cjtx2

Alternative service letter with no sender/return address

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The judge authorized alternative service for a JDB, and both 2 options they were given included sending a copy by first class mail.

The court probably assumed that they would follow the rules and include the name of the sender or at the very least a return address.

My theory is that this is their way of pretending to comply with the court order. In case the post office tried to return the mail as undelivered, there is no return address, so the attorney does not have to acknowledge that it was a bad address to start with and they can request a default judgment with plausible deniability,

Is there any way to link this to mail fraud?

I also find this anonymous letter deceptive because most people would just throw them away  with all the other junk mail without even checking to see the contents. It is a very important court document and there must be some indication that it requires attention. At the very least it should show that it comes from an attorney and that it contains court documents. 

Is this covered by a motion for sanctions? Or should this be addressed as a separate lawsuit against the attorney debt collector?

The collection is for a business debt personally guaranteed, so I cannot use FDCPA.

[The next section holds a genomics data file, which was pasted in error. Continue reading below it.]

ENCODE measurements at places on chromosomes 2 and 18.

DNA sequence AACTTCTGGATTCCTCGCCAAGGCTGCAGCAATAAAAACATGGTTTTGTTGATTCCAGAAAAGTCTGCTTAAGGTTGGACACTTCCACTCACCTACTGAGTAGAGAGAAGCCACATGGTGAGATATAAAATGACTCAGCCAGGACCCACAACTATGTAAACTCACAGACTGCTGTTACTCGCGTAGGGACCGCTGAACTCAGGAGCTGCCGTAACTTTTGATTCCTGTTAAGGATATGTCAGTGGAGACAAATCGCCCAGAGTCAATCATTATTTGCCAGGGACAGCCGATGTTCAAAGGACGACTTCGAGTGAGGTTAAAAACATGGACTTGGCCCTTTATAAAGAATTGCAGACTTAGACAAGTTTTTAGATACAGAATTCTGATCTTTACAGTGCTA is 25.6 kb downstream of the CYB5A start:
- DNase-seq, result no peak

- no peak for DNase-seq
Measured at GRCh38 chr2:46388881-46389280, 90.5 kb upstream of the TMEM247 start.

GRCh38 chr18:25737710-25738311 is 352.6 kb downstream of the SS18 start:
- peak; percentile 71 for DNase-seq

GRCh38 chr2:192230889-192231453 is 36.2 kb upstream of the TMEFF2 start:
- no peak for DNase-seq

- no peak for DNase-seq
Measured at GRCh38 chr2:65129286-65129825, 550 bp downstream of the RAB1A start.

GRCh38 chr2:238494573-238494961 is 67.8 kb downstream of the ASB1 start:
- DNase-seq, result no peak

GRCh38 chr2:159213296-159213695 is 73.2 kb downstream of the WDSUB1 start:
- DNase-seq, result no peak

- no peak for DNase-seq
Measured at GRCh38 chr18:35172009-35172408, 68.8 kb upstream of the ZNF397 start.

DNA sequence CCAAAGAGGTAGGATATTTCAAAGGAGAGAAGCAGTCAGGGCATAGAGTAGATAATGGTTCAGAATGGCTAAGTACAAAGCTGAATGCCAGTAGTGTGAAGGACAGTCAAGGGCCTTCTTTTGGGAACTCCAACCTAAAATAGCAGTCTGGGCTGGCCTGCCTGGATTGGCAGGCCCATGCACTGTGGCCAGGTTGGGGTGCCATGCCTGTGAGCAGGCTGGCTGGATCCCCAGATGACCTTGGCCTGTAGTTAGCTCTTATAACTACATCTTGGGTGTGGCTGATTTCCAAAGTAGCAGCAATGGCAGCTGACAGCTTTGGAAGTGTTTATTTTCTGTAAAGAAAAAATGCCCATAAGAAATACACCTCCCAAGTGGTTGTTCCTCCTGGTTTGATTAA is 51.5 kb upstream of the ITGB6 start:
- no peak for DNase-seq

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1 hour ago, cjtx2 said:

Is this covered by a motion for sanctions? Or should this be addressed as a separate lawsuit against the attorney debt collector?

The major problem you have is the burden of proof is on you if you make the allegation.  You have nothing more than a theory.  It takes WAY more than that to prevail on what you are claiming.  

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6 hours ago, Clydesmom said:

The major problem you have is the burden of proof is on you if you make the allegation.  You have nothing more than a theory.  It takes WAY more than that to prevail on what you are claiming.  

The rules of civil procedure mention "properly addressed" several times for parties and their lawyers and also for court clerks when sending mail but it is not defined or explained.

An anonymous letter from a court clerk would be unacceptable. Why allow anything less from an officer of the court (lawyer or process server)?

There is nothing on TRCP 501.2(e) under alternative service, just that it must be by first class mail sent to the defendant at a specified address. 

TRCP 109a (other substituted service), which applies to service of citation in real courts, makes a reference to returned mail, which must be reported to the court, but this is impossible when there is no return address.

More to the point, TRCP 501.4 (service of papers other than citation) 

Quote

(a)(2) Mail or courier. A copy may be sent by courier-receipted delivery or by certified or registered mail, to the party's last known address. Service by certified or registered mail is complete when the document is properly addressed and deposited in the United States mail, postage prepaid. 

A certified or registered letter must include a return address to be "properly addressed".

So failing to follow the same standard for properly addressing a first class mail would require special permission from the court.

Now I just need some case law... 

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11 hours ago, cjtx2 said:

Or should this be addressed as a separate lawsuit against the attorney debt collector?

What would be your cause of action against the attorney?

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2 hours ago, cjtx2 said:

Now I just need some case law...

Right.  That is all you need.  Good luck with that.